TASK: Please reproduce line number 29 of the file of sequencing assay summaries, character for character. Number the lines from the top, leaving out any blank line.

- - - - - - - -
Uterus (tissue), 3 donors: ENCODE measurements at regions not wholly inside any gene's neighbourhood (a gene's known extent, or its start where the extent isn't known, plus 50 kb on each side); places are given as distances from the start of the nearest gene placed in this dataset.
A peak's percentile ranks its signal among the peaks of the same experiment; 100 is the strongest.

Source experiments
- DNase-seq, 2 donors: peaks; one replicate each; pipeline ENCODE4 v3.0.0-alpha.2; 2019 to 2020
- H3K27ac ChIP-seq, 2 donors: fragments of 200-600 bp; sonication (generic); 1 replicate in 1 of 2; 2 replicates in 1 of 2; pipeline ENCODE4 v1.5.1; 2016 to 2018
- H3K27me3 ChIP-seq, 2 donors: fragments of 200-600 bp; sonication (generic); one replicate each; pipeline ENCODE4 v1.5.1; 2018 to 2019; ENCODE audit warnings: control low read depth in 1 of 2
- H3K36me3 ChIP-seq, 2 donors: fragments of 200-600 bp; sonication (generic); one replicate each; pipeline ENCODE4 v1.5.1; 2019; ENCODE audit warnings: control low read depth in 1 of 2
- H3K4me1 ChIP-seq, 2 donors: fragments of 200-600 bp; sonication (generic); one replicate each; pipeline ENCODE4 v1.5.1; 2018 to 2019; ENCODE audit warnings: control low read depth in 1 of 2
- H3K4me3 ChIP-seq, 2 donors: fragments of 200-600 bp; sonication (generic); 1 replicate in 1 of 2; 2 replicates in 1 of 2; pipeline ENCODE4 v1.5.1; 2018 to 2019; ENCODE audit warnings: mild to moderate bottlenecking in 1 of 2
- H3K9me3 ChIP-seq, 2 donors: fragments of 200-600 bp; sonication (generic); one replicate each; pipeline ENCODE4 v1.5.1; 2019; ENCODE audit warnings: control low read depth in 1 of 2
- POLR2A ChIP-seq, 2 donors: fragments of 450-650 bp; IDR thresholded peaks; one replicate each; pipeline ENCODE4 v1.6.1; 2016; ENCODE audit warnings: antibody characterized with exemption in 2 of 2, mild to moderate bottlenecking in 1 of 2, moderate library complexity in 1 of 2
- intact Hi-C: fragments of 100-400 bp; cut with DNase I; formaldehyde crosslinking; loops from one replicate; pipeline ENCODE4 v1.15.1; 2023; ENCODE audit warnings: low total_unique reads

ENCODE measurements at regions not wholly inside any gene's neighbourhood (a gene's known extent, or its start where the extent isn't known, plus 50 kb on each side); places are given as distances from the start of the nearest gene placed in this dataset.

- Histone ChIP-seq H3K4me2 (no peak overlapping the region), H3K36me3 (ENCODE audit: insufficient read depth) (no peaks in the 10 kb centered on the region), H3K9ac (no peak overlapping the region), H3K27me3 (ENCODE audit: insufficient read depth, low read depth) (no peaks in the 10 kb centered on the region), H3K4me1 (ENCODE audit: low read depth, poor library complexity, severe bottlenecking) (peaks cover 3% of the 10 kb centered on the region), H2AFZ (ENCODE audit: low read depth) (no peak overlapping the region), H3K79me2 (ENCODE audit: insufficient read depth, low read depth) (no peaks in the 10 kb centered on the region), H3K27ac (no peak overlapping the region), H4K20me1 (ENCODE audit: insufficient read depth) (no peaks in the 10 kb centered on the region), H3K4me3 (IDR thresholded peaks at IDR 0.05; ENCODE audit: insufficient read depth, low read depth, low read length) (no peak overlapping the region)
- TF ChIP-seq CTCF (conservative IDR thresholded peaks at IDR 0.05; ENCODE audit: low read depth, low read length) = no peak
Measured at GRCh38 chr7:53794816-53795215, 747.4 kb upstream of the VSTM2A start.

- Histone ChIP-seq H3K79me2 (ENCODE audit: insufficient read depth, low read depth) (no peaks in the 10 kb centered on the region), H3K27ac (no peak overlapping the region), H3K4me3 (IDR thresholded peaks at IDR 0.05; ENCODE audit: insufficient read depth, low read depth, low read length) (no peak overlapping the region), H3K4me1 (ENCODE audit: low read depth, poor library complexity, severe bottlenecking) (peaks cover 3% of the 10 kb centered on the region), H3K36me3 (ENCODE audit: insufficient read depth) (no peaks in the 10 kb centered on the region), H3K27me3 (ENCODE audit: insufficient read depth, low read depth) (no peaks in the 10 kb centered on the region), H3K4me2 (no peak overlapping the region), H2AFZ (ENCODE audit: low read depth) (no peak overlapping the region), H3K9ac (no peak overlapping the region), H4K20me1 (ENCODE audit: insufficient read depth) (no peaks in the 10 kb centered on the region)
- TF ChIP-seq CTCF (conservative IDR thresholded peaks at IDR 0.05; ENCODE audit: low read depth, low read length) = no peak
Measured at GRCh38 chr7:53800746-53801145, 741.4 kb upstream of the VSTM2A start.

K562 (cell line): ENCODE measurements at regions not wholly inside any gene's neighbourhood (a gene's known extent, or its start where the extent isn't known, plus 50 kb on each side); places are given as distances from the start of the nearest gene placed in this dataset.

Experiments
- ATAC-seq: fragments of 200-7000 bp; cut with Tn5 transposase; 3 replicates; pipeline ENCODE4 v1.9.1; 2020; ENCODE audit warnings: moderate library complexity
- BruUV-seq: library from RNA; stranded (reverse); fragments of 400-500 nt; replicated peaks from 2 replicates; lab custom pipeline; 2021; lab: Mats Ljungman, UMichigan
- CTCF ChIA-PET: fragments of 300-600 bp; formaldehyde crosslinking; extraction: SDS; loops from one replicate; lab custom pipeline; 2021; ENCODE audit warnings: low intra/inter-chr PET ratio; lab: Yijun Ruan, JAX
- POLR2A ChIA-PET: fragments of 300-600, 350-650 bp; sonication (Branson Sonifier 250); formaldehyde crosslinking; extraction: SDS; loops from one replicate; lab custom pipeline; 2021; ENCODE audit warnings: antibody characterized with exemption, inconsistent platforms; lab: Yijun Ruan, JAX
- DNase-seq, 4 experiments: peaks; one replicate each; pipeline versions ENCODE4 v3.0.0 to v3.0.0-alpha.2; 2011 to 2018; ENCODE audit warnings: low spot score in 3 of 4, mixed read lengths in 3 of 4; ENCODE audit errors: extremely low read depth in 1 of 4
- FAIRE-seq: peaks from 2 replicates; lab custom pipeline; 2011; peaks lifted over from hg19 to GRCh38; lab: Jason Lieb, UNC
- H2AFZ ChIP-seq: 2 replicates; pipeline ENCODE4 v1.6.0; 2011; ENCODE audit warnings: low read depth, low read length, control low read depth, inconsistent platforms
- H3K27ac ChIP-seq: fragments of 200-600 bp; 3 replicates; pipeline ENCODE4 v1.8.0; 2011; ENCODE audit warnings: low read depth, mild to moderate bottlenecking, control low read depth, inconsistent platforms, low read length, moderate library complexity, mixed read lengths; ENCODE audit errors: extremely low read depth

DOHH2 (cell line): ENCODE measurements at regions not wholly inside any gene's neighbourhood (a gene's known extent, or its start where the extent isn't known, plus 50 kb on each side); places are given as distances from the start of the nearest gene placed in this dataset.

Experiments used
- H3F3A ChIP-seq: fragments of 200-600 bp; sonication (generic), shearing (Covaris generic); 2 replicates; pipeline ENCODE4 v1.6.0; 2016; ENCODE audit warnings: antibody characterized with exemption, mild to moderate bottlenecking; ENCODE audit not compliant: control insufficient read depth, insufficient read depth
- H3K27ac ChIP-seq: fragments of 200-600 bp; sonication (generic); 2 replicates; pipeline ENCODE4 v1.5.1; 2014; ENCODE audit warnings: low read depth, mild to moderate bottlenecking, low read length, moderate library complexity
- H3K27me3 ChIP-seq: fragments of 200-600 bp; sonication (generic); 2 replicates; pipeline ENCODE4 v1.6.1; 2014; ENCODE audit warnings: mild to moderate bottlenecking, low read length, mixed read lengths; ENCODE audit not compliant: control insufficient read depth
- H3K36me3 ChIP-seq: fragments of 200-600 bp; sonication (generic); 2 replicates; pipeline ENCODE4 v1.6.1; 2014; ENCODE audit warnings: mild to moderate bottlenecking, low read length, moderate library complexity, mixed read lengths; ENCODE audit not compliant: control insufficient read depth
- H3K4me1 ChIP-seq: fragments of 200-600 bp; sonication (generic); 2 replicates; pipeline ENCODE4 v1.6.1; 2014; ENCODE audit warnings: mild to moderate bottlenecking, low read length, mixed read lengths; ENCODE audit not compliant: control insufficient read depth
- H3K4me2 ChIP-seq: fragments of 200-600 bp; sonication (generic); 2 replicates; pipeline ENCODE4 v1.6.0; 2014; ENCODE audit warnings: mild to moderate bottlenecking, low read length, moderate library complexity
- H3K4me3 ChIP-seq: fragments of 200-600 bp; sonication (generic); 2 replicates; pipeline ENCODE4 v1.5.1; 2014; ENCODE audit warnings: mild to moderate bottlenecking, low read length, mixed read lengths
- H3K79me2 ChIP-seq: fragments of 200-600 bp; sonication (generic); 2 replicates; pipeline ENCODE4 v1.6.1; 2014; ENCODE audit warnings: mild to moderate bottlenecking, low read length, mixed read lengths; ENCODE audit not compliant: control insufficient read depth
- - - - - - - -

- H3K27ac ChIP-seq: fragments of 200-600 bp; 3 replicates; pipeline ENCODE4 v1.8.0; 2011; ENCODE audit warnings: low read depth, mild to moderate bottlenecking, control low read depth, inconsistent platforms, low read length, moderate library complexity, mixed read lengths; ENCODE audit errors: extremely low read depth